Free Shipping on Starter Kits &  100% Happiness Guarantee

Electrolyzed Water Uses:
Electrolyzed Salt Water: The Science Explained.

electrolyzed salt water

So what exactly is electrolyzed salt water?

As much as it sounds like it, electrolyzed salt water is not what happens when the ocean gets struck by lightning. It’s an industrial technology that uses electricity to change the chemical structure of salt and water into a green cleaner, disinfectant, deodorizer & sanitizer as effective as bleach, but with no toxic chemicals.

The principle underlying this technology is the same as in cooking: combining ingredients under specific conditions (temperature, time, even altitude) creates a new substance that is very different from its component parts. We’ll take a brief moment to thank baking soda for making our cookies edible! Anyway, this principle is why ingredients as basic as salt and water can be converted into a cleaner & disinfectant powerful enough to kill microbes like MRSA, Staph, Salmonella, Norovirus & Influenza A.

How do you create electrolyzed salt water?

When an electrical charge is passed through a salt (NaCl) solution, the sodium separates from the chloride. Chloride is negatively charged and is attracted to the positive side of the electrical charge where it bonds with oxygen and hydrogen from the water. It gets converted from Cl- to HOCl, otherwise known as hypochlorous acid. This is the molecule that gives bleach its anti-microbial power & it’s also the same substance your immune system produces to fight infection. As a neutrophil, hypochlorous acid is produced by your white blood cells, and if you happen to be near a sneezing child or co-worker right now, rest assured your body is producing it as you read this!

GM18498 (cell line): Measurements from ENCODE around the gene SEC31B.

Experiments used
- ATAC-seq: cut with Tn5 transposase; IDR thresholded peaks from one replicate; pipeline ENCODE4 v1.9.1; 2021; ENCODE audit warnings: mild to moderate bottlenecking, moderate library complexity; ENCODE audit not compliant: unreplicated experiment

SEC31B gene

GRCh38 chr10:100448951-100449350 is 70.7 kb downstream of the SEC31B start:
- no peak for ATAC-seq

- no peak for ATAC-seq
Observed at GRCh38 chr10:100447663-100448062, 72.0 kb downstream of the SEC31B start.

The sodium is positive and is thus attracted to the negative charge, where it also bonds with oxygen and hydrogen and is electrochemically converted to sodium hydroxide or NaOH. Sodium hydroxide is a common detergent used at different concentrations in products ranging from toothpaste to moisturizer to cleaning products.

Some electrolyzed salt water applications include a pH adjuster (like vinegar) as well.  It’s the pH that determines whether the solution is predominantly bleach (sodium hypochlorite) or instead hypochlorous acid. The pH also determines whether the solution is at the right concentration of hypochlorous acid to meet EPA requirements to be registered as a disinfectant that kills 99.9% of germs.

Examples of electrolyzed salt water in the industrial space

Pathosans

EAU

Research on Electrolyzed Salt Water:

Hospital use

Wound care: Here & here

Cleaning efficacy: Here, herehere and here

Hypochlorous Acid

Because hypochlorous acid is so gentle, it’s used in products like these:

Why you won’t find electrolyzed salt water on a store shelf

The reason is that just like bubbles in a carbonated drink, hypochlorous acid starts to dissipate over time. That means a bottle of electrolyzed salt water sitting on a store shelf or in a warehouse would lose its efficacy within just a few weeks. That’s why it’s a cleaner you have to make fresh at home.

Learn More

At Force of Nature we’ve miniaturized the electrolyzed salt water technology to fit on your countertop. Our small appliance with its patented electrolyzer transforms tap water mixed with a capsule of salt, water and vinegar – pre-measured to ensure 100% accuracy in concentration and pH levels for gentleness and efficacy – into a powerful multipurpose cleaner, disinfectant and deodorizer that’s as effective as bleach yet free of toxic chemicals. Because we believe you shouldn’t have to trade powerful cleaning for affordable family-friendly ingredients. Check out this little video to learn more:

https://youtu.be/ViuE9t7P8PI

Learn how Force of Nature compares to conventional cleaners like bleach, Windex, Scrubbing Bubbles, Febreze, Resolve & Formula 409 here.

Enjoy this post? Share with a friend!